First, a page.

Disagreeing with the Board's argument that the plain meaning of the words, “failure” and “refuses,” used in the statute provision dictate that notice must be given before a refund can be granted, the Mundy court noted that upon reading the requirements listed in I.C. § 6-1.1-25-4.6(d), filing a petition for a tax deed and notice to the parties, it is “not unreasonable to say that someone fails to meet these requirements when he chooses not to do them.” Id. at 744. After eliminating the application of the other statutory provisions granting a refund of the purchase price, we concluded that because Mundy did not make a bona fide attempt to comply with the notice and filing requirements of I.C. § 6-1.1-25-4.6, he was ineligible to receive a full refund of the purchase price under I.C. § 6-1.1-25-4.6(e). Id. at 745. Nevertheless, we found that Mundy was not required to send out a notice prior to establishing a “failure” under I.C. § 6-1.1-25-4.6(d) and accordingly, awarded him a refund of his purchase price minus a twenty-five percent penalty. Id.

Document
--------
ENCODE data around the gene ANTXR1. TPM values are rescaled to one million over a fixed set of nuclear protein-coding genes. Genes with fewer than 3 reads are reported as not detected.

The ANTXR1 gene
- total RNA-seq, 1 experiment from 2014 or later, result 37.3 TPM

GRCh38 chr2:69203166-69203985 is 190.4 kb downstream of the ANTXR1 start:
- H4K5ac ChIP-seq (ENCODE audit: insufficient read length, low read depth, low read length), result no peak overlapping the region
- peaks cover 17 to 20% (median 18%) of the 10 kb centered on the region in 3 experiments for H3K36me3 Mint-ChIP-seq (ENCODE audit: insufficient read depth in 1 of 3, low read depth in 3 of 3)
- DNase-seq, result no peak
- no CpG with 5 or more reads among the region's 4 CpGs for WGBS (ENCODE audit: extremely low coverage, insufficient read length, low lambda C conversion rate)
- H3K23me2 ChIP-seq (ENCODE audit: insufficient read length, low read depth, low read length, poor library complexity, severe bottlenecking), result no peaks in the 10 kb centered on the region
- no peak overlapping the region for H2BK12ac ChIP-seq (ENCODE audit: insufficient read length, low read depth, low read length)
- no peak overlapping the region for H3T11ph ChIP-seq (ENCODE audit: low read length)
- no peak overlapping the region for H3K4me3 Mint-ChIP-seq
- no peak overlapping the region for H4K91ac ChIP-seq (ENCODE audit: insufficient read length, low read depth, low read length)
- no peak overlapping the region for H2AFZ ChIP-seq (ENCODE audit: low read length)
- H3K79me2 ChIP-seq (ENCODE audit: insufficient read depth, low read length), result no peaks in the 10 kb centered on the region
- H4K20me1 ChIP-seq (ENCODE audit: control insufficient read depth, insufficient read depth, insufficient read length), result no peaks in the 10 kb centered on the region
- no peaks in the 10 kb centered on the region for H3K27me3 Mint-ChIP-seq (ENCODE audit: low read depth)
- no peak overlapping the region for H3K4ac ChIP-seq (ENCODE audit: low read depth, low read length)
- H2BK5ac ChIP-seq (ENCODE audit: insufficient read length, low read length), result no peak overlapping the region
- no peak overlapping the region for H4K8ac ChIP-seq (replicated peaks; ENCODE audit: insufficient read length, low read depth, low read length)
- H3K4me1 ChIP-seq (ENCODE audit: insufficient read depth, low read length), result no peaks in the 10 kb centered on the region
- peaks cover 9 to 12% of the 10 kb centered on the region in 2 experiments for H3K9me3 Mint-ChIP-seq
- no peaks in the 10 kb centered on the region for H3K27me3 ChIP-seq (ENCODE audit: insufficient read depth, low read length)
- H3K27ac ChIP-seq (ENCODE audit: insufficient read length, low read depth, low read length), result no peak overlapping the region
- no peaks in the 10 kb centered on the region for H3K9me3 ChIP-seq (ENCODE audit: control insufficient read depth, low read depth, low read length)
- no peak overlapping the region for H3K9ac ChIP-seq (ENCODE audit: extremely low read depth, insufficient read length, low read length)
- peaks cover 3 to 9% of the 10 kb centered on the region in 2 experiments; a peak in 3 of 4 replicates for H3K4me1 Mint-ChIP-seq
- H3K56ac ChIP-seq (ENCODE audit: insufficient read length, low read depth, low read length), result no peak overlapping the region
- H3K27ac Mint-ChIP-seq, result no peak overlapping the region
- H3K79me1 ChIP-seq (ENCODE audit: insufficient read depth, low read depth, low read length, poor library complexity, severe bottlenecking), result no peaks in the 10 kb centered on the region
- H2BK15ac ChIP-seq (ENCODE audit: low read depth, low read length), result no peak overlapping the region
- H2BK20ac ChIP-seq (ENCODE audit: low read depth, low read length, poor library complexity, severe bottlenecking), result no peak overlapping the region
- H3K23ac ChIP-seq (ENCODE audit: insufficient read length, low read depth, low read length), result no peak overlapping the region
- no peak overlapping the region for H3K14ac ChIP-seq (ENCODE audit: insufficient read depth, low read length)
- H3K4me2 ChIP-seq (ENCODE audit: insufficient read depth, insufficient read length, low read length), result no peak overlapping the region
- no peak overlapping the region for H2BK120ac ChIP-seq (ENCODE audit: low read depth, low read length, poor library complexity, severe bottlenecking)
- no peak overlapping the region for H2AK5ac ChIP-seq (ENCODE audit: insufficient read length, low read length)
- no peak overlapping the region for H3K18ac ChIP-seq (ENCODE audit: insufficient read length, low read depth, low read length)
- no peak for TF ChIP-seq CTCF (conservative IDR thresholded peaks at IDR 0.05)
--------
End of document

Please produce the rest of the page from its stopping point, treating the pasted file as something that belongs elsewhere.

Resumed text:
Approximately one month after deciding Mundy, we handed down our opinion in Lake County Auditor v. Bank Calumet, 785 N.E.2d 279 (Ind.Ct.App.2003). In Bank Calumet we were called upon to decide whether a trial court pursuant to its inherent equitable powers could set aside a valid tax sale, rescind the certificate of sale, and order a full refund of the purchase price. Id. at 280. We held it could not. Id. at 284. In Bank Calumet, the Bank inspected the property prior to the tax sale and found the property satisfactory for purchase. Id. at 280. However, several months following the tax sale, the Bank performed a second inspection and discovered that the building upon the property had been demolished by an unknown party, thereby leaving the property without any real significant value. Id. Upon discovering the demise in value, the Bank filed a Verified Petition for Rescission of Tax Sale Certificate and for Refund which was granted by the trial court pursuant to its inherent equitable powers. Id.